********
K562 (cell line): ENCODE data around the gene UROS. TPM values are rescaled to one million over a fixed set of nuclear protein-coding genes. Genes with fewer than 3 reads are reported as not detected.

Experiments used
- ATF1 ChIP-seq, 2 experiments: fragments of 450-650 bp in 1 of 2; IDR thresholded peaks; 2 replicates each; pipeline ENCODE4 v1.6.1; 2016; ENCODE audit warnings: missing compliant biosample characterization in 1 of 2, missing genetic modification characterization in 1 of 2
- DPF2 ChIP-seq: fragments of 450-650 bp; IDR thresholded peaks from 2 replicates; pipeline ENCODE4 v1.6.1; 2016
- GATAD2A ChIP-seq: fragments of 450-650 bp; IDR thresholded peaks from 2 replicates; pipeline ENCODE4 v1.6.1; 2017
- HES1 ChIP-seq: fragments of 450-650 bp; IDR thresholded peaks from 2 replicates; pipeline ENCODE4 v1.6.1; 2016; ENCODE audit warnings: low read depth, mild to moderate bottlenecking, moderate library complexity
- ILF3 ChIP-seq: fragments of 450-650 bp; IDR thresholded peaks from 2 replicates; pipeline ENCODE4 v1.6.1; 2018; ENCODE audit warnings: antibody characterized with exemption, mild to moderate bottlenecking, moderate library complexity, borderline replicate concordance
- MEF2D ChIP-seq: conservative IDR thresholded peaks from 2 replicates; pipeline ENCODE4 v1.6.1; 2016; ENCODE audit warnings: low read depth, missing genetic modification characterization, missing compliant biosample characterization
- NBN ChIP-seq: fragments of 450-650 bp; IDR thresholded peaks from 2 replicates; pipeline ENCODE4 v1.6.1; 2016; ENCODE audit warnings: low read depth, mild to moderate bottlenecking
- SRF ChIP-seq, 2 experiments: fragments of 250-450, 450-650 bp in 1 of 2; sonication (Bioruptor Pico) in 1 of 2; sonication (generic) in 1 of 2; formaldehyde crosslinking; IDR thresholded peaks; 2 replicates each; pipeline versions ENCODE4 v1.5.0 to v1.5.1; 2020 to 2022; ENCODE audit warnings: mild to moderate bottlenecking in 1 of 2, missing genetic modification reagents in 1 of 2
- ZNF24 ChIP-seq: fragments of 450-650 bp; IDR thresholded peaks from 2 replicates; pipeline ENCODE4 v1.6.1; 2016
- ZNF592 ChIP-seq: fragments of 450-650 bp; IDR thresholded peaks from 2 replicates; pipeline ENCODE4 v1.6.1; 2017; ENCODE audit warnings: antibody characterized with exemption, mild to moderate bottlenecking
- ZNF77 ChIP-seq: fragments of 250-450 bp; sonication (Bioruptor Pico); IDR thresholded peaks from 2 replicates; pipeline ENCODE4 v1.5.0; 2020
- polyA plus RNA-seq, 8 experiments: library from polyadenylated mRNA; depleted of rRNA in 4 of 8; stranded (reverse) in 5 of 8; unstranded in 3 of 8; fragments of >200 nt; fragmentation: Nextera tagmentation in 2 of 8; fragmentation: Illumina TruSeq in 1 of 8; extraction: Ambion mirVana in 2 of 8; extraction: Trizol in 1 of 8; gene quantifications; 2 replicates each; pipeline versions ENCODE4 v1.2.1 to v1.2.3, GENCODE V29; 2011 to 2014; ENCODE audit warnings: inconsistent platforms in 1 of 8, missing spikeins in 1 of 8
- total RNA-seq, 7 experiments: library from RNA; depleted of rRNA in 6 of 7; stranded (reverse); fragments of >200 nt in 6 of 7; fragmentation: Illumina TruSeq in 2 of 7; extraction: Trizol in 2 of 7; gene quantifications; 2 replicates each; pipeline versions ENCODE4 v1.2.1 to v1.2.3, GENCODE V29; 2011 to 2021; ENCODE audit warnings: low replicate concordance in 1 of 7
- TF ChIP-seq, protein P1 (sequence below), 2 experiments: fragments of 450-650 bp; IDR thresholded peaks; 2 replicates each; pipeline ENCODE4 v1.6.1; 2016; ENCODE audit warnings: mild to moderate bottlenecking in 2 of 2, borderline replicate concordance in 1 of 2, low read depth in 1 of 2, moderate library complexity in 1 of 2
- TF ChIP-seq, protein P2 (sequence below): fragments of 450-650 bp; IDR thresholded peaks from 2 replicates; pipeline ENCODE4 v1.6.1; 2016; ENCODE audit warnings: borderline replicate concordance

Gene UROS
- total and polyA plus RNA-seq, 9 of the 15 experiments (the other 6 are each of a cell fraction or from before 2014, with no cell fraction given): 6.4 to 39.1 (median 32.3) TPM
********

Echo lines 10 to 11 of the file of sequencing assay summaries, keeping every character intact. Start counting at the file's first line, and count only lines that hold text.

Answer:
- SRF ChIP-seq, 2 experiments: fragments of 250-450, 450-650 bp in 1 of 2; sonication (Bioruptor Pico) in 1 of 2; sonication (generic) in 1 of 2; formaldehyde crosslinking; IDR thresholded peaks; 2 replicates each; pipeline versions ENCODE4 v1.5.0 to v1.5.1; 2020 to 2022; ENCODE audit warnings: mild to moderate bottlenecking in 1 of 2, missing genetic modification reagents in 1 of 2
- ZNF24 ChIP-seq: fragments of 450-650 bp; IDR thresholded peaks from 2 replicates; pipeline ENCODE4 v1.6.1; 2016